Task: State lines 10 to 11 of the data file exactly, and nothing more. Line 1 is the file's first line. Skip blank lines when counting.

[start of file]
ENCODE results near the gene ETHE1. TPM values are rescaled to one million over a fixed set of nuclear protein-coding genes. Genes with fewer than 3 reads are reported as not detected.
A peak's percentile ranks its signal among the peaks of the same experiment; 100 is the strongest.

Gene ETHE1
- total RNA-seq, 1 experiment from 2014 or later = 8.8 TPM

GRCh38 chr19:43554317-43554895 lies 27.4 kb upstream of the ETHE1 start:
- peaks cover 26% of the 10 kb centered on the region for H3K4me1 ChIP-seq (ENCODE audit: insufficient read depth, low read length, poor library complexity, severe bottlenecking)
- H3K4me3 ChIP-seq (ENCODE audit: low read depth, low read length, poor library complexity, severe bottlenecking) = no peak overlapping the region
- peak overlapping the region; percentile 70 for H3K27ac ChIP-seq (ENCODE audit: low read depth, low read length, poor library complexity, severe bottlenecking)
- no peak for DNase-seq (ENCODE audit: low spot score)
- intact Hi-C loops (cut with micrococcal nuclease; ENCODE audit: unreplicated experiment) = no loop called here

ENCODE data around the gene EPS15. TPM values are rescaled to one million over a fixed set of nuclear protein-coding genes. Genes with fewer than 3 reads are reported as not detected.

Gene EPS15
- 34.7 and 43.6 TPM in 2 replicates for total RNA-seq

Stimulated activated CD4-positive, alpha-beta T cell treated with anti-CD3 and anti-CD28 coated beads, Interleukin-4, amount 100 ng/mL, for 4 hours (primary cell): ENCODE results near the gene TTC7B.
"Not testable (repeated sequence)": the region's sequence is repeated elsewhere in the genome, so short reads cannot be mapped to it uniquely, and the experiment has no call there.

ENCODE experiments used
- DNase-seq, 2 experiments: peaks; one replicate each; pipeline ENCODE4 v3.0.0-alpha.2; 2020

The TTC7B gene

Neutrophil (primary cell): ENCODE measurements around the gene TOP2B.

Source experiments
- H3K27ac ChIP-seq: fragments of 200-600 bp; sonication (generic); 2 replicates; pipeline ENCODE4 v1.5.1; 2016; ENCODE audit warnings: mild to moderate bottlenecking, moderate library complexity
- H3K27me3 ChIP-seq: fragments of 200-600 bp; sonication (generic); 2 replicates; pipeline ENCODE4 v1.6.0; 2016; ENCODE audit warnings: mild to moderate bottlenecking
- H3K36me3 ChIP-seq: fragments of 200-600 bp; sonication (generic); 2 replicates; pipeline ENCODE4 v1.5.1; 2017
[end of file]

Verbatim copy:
- intact Hi-C loops (cut with micrococcal nuclease; ENCODE audit: unreplicated experiment) = no loop called here

ENCODE data around the gene EPS15. TPM values are rescaled to one million over a fixed set of nuclear protein-coding genes. Genes with fewer than 3 reads are reported as not detected.